Complaints run high on faulty PAM service, Jakarta
Source: The Jakarta Post
Urip Hudiono, The Jakarta Post/Jakarta
After more than 80 years since the city administration managed the water service, and six years after Jakarta water company PD PAM Jaya signed a contract with two foreign firms, customers are still complaining of poor service and poor water quality.
"Out of 9,000 complaints filed each month by customers, 40 percent are about shortages," said Indonesian Drinking Water Society (MAMI) chairman, Asrul Harun.
He was speaking at a press conference on Tuesday ahead of a seminar to be held next week on city water management.
Asrul said the other complaints were pipe leakages, poor water quality, overcharging and the water companies slow response to complaints.
"An increasing number of customers also suspect that their water meters are faulty, resulting in overcharging," said Asrul.
He explained that Law No. 2/1981 on metrology stipulates all meters must be calibrated at least once in three years, which the water operators have never done.
PD PAM Jaya cooperated with British water company Thames Water International and France's Lyonnaise des Eaux, to form PT Thames PAM Jaya (TPJ) to serve customers on the eastern side of Ciliwung River and PT PAM Lyonnaise Jaya (Palyja) on the western side of the river, respectively.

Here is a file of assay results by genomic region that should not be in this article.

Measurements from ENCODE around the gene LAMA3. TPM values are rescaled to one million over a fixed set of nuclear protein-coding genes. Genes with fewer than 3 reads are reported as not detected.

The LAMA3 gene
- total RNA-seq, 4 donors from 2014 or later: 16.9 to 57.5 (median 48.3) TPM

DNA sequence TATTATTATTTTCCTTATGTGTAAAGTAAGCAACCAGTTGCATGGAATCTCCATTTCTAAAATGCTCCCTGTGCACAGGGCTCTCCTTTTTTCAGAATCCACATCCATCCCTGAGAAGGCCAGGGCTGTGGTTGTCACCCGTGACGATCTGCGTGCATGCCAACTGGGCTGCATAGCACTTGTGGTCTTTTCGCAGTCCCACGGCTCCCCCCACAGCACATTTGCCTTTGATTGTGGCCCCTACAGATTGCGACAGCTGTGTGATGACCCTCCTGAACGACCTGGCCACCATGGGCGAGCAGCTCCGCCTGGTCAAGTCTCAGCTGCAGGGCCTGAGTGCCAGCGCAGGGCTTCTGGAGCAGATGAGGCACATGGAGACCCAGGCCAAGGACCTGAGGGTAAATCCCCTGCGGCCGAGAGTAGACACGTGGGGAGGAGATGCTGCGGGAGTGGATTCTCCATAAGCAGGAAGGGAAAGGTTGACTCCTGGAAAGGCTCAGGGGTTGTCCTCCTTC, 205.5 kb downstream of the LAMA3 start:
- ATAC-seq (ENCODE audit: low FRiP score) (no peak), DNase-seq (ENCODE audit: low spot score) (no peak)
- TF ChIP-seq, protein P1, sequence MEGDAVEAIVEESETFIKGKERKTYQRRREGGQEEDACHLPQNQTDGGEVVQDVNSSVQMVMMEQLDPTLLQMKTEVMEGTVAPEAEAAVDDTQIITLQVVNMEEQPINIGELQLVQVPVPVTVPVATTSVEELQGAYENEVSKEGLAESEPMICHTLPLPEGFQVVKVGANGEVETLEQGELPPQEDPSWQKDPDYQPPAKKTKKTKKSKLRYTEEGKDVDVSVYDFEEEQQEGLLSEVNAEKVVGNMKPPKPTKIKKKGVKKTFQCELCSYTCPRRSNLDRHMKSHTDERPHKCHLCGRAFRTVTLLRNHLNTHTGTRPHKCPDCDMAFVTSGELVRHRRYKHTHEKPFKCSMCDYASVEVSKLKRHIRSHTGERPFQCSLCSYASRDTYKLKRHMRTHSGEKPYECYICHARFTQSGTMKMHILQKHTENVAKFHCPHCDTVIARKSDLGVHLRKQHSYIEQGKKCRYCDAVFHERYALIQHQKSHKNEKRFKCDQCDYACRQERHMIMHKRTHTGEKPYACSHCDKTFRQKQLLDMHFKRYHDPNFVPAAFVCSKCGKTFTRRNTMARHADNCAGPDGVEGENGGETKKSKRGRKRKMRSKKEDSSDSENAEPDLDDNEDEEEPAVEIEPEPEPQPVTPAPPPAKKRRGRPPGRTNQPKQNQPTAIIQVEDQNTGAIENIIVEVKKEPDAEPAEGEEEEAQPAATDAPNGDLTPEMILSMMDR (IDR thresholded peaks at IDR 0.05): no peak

The water companies claimed to have managed to reduce water losses due to leaks from some 57 percent in 1998 to 47 percent this year. They employ a water rate system that does not exclude the leaking water and is automatically raised every six months.
In January, the city administration approved another 30 percent hike in water rates, despite public complaints.
Asrul also pointed out the failure of the cross-subsidy water rate implemented by the companies, as customers who use more water will always be the ones subsidizing those who use less.
"The fact is that the majority of customers are in the northern part of Jakarta," he said. "They are also from the low to middle-income bracket, as compared to most customers in Pondok Indah in South Jakarta who are of the higher-income bracket, who only use tap water during emergencies."
Asrul also explained that the companies have lowered the discounted rates for the minimum water usage from 40 cubic meters per month to 30 cubic meters, which has affected many low-to-middle income customers, who depend on tap water.
There are currently 649,429 tap water customers in the capital.
Many others rely on groundwater, the excessive extraction of which has worsened seawater intrusion.